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Focus on Colleges & Universities: IRS Report on Compliance Project

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The IRS recently issued an interim report on their findings from questionnaires received in late 2008 from 344 organizations. The subjects covered in the questionnaire dealt with a wide variety of topics as discussed below.
June 15, 2010

The IRS recently issued an interim report on their findings from questionnaires received in late 2008 from 344 organizations. The subjects covered in the questionnaire dealt with a wide variety of topics as discussed below.

The organizations surveyed included 177 private and 167 public colleges and universities and results were segmented based on student size:

  • Small – fewer than 5,000 students
  • Medium – 5,000 - 14,999 students
  • Large – 15,000 or more students

RubinBrown has reviewed this report and summarized key findings in five general areas:

Organizational

  • A large number of organizations reported having related entities (45% of small, 82% of medium, and 96% of large organizations) – the most common type being related tax- exempt organizations.
  • 26% of small, 34% of medium, and 45% of large organizations reported that they controlled at least 50% of one or more other entities.

Activities

  • Many organizations reported conducting a wide variety of activities that, depending on the facts and circumstances, might be exempt or taxable.
  • Generally, the percentage of colleges and universities that indicated engaging in an activity was much higher than the percentage of organizations that reported that activity on their Form 990-T.
  • Nearly half (48%) of small colleges and universities reported never filing a Form 990-T, compared with 29% for medium and 4% for large colleges and universities.
  • 30% of small, 54% of medium, and 83% of large organizations reported conducting educational programs outside of the United States.

Endowments

  • 87% of small, 97% of medium, and 100% of large organizations reported maintaining an endowment fund directly or through another entity.
  • Consistent target and actual spending rates of approximately 5% of endowment assets were reported across all size categories.

Executive Compensation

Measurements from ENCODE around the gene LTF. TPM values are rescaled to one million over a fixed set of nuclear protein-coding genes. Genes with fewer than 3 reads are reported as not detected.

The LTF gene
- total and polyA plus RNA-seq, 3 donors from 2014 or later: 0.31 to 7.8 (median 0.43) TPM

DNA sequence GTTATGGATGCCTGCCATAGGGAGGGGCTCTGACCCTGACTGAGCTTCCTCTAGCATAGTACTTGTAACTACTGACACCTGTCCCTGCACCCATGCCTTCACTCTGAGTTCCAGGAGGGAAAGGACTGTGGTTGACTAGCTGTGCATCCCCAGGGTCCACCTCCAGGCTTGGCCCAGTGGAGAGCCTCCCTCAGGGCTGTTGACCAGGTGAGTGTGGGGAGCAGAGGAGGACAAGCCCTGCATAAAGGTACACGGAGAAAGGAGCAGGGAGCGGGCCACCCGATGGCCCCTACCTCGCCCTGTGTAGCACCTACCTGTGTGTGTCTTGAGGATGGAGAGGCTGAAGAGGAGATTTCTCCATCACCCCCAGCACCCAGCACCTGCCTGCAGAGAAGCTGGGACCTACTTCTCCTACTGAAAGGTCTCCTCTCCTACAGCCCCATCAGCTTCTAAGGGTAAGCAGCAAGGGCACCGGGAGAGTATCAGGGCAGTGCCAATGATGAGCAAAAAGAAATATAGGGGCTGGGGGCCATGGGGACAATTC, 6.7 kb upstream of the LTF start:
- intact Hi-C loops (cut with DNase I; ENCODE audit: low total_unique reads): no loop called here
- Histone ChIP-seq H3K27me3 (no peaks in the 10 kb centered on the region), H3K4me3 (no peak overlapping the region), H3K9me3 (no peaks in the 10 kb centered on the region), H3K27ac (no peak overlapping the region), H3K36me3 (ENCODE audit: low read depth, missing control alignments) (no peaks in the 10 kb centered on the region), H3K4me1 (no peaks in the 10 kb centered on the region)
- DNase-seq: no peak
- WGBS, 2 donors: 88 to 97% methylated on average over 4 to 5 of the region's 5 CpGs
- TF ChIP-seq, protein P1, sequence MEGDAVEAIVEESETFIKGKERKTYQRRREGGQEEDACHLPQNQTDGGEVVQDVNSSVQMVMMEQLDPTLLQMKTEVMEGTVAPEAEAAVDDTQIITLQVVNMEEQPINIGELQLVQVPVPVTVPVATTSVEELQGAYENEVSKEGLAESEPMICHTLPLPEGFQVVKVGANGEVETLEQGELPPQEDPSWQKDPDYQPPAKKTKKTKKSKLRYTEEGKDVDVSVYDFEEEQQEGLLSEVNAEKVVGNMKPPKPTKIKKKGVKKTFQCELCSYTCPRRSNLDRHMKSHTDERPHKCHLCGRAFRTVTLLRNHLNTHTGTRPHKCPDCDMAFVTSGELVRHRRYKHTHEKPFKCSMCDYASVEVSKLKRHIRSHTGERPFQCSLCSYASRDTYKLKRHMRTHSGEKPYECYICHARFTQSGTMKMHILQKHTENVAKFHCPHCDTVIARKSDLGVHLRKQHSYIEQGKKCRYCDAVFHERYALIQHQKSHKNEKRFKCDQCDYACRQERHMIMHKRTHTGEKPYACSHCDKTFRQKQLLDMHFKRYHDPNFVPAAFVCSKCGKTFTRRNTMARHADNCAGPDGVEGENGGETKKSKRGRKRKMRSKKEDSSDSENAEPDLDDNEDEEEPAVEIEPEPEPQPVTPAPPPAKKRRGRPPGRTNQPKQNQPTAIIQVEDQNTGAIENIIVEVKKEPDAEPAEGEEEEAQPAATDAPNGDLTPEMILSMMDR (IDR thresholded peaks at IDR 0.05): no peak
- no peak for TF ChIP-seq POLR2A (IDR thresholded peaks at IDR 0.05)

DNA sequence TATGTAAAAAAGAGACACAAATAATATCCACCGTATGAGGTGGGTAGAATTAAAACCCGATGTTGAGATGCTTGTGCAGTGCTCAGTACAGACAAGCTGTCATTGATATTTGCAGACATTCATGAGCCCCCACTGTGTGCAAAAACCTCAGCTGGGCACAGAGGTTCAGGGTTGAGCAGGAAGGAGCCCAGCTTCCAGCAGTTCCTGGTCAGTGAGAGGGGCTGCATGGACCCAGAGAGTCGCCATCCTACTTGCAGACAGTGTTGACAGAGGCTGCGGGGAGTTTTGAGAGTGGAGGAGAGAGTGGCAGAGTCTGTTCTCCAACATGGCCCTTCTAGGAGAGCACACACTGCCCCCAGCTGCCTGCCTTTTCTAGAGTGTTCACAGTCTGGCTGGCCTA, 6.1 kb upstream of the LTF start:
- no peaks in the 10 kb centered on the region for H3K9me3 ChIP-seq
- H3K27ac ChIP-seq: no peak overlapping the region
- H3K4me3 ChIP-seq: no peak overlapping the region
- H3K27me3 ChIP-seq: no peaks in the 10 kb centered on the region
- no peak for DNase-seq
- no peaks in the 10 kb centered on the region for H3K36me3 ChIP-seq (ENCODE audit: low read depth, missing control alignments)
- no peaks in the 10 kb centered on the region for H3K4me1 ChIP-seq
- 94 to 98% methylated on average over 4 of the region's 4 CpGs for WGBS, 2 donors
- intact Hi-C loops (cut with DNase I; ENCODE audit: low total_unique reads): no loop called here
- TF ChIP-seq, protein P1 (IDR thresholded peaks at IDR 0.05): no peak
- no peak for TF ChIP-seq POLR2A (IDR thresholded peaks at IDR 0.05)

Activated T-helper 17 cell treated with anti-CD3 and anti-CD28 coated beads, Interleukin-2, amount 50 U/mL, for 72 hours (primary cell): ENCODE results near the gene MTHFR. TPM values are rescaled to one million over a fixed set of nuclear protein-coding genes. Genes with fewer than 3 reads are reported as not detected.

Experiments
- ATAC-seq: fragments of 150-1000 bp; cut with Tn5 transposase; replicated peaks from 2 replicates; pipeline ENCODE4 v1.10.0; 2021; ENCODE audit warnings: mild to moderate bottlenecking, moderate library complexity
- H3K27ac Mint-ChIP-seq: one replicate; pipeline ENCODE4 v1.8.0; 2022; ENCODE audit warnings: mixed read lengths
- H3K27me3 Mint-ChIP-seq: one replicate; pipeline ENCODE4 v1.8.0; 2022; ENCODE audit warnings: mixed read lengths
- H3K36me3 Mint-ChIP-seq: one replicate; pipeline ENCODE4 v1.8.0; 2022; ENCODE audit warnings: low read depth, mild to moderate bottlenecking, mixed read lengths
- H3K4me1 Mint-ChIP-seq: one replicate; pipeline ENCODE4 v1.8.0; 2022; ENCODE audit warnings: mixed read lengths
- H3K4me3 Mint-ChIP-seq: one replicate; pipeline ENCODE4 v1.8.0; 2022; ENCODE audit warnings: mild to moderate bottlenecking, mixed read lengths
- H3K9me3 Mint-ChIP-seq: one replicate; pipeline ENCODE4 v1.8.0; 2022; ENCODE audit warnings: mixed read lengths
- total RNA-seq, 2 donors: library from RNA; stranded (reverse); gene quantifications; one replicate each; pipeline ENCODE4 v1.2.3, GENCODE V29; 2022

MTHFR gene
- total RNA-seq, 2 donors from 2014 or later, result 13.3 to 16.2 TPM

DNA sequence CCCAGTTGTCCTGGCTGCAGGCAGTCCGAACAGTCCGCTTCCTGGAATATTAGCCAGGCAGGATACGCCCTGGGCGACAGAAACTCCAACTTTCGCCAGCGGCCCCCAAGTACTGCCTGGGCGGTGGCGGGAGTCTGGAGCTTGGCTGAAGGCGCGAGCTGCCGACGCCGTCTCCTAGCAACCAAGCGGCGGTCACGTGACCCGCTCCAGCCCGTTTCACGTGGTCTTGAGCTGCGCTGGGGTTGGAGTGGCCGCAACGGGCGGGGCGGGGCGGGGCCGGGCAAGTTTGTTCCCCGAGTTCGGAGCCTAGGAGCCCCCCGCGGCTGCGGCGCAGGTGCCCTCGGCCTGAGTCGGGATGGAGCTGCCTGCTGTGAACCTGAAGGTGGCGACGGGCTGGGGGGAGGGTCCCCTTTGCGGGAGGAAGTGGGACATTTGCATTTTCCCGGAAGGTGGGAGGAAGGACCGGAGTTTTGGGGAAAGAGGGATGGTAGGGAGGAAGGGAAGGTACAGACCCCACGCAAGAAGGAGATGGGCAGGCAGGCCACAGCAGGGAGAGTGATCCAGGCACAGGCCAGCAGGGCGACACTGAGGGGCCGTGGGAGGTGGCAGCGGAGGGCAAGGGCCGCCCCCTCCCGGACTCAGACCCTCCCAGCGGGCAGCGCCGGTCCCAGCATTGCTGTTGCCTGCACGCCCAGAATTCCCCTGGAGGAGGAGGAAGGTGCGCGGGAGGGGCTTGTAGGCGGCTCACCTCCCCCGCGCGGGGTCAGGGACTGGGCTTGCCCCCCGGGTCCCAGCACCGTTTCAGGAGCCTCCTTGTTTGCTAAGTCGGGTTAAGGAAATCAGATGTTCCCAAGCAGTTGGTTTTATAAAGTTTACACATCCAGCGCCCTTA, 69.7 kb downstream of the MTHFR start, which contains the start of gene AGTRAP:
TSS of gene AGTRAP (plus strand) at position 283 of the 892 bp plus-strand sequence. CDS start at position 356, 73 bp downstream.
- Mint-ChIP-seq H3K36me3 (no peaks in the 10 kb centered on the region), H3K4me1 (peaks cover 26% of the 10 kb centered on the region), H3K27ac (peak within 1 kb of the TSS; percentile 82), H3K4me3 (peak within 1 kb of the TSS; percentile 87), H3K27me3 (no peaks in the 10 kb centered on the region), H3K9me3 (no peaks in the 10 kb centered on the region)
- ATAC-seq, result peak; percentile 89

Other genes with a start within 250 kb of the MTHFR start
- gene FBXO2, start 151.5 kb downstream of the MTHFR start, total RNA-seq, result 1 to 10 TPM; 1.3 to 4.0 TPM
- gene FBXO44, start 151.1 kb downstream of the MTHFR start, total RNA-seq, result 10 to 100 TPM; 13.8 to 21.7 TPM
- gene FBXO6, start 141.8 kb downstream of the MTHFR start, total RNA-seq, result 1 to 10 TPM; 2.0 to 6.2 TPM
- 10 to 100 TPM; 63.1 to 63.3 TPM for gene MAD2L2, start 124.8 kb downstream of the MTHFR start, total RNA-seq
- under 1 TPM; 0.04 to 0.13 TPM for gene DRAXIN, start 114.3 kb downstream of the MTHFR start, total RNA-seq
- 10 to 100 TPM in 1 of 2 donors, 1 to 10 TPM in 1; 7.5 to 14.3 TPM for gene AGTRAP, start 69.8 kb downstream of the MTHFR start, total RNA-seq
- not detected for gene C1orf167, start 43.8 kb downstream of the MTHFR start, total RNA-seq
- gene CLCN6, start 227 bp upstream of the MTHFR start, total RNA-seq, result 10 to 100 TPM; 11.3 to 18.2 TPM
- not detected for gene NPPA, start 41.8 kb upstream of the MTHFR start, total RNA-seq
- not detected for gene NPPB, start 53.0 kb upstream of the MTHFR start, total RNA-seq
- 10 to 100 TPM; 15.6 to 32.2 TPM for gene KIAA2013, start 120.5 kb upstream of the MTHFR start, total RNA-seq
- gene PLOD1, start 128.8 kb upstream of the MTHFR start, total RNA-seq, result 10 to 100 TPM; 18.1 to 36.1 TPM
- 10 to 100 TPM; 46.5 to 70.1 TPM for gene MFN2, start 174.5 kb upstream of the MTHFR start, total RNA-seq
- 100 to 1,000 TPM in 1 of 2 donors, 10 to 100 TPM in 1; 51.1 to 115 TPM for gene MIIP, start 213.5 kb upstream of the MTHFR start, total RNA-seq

• In most cases, the highest paid person (includes officer, director, trustee and key employee) was the chancellor/president.
  • In small and medium organizations, the highest paid employee was most often a faculty member (approximately half).
  • In the case of large organizations, the highest paid employee was most often a sports coach (43%).
  • A faculty member was the highest paid employee in 34% of large organizations.
  • More than half of the organizations in each size category reported using the rebuttable presumption procedure to establish executive compensation.
  • Comparability data was less frequently relied on to establish compensation than the other rebuttable presumption factors (approval by independent governing body and contemporaneous documentation).
  • Organizations reported that none of their six highest paid individuals were disqualified persons (persons in a position to exercise substantial influence over the affairs of the organization) immediately before entering into their compensation arrangements with the organization; thus, fixed payments fell outside of the section 4958.

Governance

  • A majority of organizations generally reported having governance policies in place in many areas, for example, written conflict of interest policies governing the ruling body and top management officials (ranging from 81% to 100%) and public availability of financial statements (ranging from 76% to 97%).

Next Steps

Currently, the IRS is conducting more than 30 examinations based on responses to the questionnaire. These examinations focus principally on executive compensation and unrelated business income issues, as well as include a review of controlled entity (IRC section 512(b)(13)) issues.

The IRS is conducting additional analysis of certain areas, particularly transactions between related organizations and with controlled entities, unrelated business activity losses and reporting, and the use of comparability data and the initial contract exception to set executive compensation.

While not directly stated in the report, colleges and universities may face more scrutiny of their compensation practices and potentially unrelated activities in future IRS exams.

Please contact RubinBrown if you would like help enhancing your policies and procedures in the above areas. We can also assist with your compliance with the IRS rules in these areas.

 

Under U.S. Treasury Department guidelines, we hereby inform you that any tax advice contained in this communication is not intended or written to be used, and cannot be used by you for the purpose of avoiding penalties that may be imposed on you by the Internal Revenue Service, or for the purpose of promoting, marketing or recommending to another party any transaction or matter addressed within this tax advice. Further, RubinBrown LLP imposes no limitation on any recipient of this tax advice on the disclosure of the tax treatment or tax strategies or tax structuring described herein.

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